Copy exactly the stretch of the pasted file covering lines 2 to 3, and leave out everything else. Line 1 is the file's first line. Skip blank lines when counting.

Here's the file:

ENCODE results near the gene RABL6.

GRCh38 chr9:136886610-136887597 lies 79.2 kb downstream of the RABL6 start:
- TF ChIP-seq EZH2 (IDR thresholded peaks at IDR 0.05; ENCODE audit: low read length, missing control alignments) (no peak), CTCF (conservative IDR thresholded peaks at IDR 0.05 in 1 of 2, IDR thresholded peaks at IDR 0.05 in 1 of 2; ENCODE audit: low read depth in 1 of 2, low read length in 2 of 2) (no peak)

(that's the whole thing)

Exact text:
GRCh38 chr9:136886610-136887597 lies 79.2 kb downstream of the RABL6 start:
- TF ChIP-seq EZH2 (IDR thresholded peaks at IDR 0.05; ENCODE audit: low read length, missing control alignments) (no peak), CTCF (conservative IDR thresholded peaks at IDR 0.05 in 1 of 2, IDR thresholded peaks at IDR 0.05 in 1 of 2; ENCODE audit: low read depth in 1 of 2, low read length in 2 of 2) (no peak)